Iraq bombs kill two Shiite pilgrims, two police
Bomb attacks against police and Shiite pilgrims in central Iraq on Saturday killed four people, two officers and two worshippers, and wounded 10 others, officials said.
In the former insurgent bastion of Fallujah, 60 kilometres (40 miles) west of Baghdad, a roadside bomb against a group of federal policemen killed two of them and wounded one other, according to federal police Captain Ali Abdulsaheb.
The attack occurred at around 7:00 pm (1600 GMT) near the Abdulaziz al-Samarraie mosque in the centre of Fallujah, part of Sunni Anbar province.
Two separate attacks against Shiite pilgrims ahead of Arbaeen commemorations later this month, meanwhile, killed two and wounded nine others, security and medical officials said.
In Mahmudiyah, which lies in a confessionally-mixed area south of Baghdad known as the Triangle of Death for the high levels of violence there in 2006 and 2007, a roadside bomb against a group of pilgrims killed one and wounded five others, officials from the ministries of interior and defence said.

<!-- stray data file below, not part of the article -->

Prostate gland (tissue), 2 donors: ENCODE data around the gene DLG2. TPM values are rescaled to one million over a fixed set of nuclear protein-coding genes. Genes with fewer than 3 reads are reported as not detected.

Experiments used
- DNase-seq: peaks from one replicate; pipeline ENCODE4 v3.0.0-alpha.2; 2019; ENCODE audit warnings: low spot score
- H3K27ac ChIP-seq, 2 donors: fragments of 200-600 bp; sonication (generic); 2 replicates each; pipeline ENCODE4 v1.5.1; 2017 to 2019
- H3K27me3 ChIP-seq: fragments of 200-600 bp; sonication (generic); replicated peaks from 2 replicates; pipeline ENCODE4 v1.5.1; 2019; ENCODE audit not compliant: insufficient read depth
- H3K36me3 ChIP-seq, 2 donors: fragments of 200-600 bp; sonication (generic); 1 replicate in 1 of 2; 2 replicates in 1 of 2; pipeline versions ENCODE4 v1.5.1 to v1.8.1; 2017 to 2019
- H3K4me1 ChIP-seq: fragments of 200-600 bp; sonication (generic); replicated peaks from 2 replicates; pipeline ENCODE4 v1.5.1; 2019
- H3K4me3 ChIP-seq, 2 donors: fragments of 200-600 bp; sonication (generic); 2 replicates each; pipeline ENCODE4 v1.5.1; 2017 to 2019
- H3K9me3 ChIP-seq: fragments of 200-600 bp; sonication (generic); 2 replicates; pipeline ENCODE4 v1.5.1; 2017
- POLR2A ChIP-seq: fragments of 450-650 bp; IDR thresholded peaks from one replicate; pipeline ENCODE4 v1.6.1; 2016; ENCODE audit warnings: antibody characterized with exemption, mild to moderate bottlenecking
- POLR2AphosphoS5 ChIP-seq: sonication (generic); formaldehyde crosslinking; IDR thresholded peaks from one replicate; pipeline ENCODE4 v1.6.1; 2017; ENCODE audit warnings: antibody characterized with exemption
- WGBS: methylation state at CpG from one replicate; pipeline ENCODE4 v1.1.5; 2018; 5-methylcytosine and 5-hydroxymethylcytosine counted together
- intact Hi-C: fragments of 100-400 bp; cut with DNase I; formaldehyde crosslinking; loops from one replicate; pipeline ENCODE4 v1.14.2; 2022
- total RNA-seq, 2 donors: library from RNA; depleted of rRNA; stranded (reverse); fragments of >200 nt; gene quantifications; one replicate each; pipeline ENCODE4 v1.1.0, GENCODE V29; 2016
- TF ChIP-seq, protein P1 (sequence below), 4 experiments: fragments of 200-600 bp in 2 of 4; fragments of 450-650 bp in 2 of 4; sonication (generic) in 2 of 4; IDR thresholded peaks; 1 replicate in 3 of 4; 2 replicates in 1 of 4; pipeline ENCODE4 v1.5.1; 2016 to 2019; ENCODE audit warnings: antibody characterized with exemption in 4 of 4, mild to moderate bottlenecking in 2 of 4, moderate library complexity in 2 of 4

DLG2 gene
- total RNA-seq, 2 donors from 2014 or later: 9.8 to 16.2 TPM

And in the restive city of Baquba, capital of Diyala province north of Baghdad, a magnetic "sticky bomb" attached to a car transporting pilgrims exploded, killing one and wounding four, according to Firas al-Dulaimi, a doctor at the city's hospital, and a security official.
Arbaeen marks 40 days after the Ashura anniversary commemorating the killing of Imam Hussein, one of Shiite Islam's most revered figures, by the armies of the Caliph Yazid in 680 AD.
Attacks against Shiites in Baghdad and north Iraq on Thursday left 70 people killed and more than 100 wounded, the country's highest death toll since August, amid a political row between Shiite-led authorities and Iraq's main Sunni-backed bloc, stoking sectarian tensions.
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